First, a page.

What Are Your Thoughts About State Violence?
In honor of the 71st Anniversary of the bombing of Hiroshima and Nagasaki
This year marks the 71st anniversary of two horrific acts of state violence in U.S. history. On August 6, 1945, the U.S. bombed Hiroshima, Japan with a uranium bomb nicknamed “Little Boy” followed by the August 9th bombing of Nagasaki, Japan with a plutonium bomb, nicknamed “Fat Man.”
Together, “Little Boy” and “Fat Man” were the tools that U.S. political and military decision makers used to unleash radioactive heat and atomic power to burn alive over 200,000 people and cause immeasurable suffering for tens of thousands more. Understanding their predisposition and capacity for the dehumanization of other human beings, the contempt, fear, and racism behind their decision to deploy such horrific force is integral to understanding this history and how it still affects us today.
The U.S. used the bombs as tests: tests on human beings whom they felt were disposable, expendable. In the aftermath of the bombings, the U.S. sent in teams of photographers and engineers with advanced measuring techniques to assess the extent of damage to humans and which types of buildings crushed under the pressure of the bomb, and which types remained standing. Even the bombs’ nicknames express scorn and mockery.
What do you think about taking nuclear weapons out of their untouchable & off limits category and including them in the conversation about the need for change in our current systems and rules of engagement?
What does it mean to you that the U.S. funds and uses military-style force against communities throughout America with federal dollars and resources? What about the use of force in other countries?
How does military industrial complex spending relate to the poisoning of our water and land in how they prepare for war, not for our national defense, but for war? What about the exploitation of natural resources?
Current posturing with Russia provides both sides with the political cover necessary to spend billions of dollars on modernized militarism. In fact, the U.S. plans to spend $1 trillion over the next 30 years to completely overhaul our nuclear weapons program. Considering our country’s current domestic human needs and infrastructure needs, what are your thoughts on that kind of spending on war posturing?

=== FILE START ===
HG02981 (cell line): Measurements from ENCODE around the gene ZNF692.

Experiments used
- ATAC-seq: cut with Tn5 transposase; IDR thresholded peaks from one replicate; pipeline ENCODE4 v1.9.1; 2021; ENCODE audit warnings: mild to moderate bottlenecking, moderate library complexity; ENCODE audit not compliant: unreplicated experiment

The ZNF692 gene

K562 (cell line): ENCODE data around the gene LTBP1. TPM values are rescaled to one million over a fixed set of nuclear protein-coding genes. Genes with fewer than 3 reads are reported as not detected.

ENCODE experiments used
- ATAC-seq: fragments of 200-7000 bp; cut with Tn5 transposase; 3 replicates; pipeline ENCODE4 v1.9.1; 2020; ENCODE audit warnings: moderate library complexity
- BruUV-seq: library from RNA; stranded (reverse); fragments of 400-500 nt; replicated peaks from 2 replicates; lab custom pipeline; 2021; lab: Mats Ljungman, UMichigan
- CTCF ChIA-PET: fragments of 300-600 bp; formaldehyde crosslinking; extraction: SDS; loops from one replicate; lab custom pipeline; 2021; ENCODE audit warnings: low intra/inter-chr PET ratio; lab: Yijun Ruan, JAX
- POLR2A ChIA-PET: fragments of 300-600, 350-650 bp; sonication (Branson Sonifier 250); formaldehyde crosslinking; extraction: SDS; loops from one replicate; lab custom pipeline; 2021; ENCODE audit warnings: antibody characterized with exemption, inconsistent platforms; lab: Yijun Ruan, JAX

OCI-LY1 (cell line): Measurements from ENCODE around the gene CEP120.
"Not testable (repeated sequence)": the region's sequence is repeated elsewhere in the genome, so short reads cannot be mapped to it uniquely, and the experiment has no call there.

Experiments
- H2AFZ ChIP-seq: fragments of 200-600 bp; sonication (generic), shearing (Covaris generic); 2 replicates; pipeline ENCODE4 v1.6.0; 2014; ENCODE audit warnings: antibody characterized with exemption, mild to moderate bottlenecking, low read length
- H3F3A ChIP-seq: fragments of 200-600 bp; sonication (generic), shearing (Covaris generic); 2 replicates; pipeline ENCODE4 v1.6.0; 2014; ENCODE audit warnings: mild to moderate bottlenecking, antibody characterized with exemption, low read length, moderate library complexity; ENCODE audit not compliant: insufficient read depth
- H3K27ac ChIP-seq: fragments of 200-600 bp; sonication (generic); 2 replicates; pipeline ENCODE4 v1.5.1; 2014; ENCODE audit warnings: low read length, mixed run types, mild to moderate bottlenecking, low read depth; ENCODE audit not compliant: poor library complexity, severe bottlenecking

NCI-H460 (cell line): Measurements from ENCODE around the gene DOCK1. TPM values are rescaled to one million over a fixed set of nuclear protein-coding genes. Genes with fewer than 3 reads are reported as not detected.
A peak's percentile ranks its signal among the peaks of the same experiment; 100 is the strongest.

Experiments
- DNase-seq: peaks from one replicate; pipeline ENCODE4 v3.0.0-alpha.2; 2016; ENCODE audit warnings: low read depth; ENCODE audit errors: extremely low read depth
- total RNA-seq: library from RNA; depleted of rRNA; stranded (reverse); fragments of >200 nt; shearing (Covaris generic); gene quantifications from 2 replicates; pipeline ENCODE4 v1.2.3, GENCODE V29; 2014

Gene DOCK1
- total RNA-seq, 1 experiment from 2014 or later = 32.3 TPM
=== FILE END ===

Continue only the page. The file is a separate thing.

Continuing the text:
When the U.S. spends more money on the military in one year than on all other discretionary budget categories combined, such as education, energy and the environment, and health care, what does that mean to you?
What are your thoughts on the many faces of state violence within the U.S. perpetrated against its people and its environment, and do you see any of it as being related?
With diminishing resources and stronger opponents, do you think it’s more effective to silo these issues or to face that they are connected, show those threads of connection, and work together to advance change?
We have on previous occasions posted about the ties between the state violence of nuclear weapons and the state violence enacted and/or inspired by police violence. And we’re curious: what do you, as Georgia WAND members and allies, think about state-sanctioned violence that is, at its core, racist?
As a community of activists with broad passions, what action does it make sense for Georgia WAND to take in this moment of greater awareness about racist state violence that has been uncovered to be based on failing and flawed systems, and white supremacy?
Do you have any interest in attending an intergenerational, cross-class, multiracial dialogue about ending state violence, including the use of nuclear weapons?
We’d like to hear what you’re thinking and how you see yourself moving from concern to action. Please, add your concerns about this moment in what our country is going through as they relate to these matters and Georgia WAND’s role in the solution as you see it.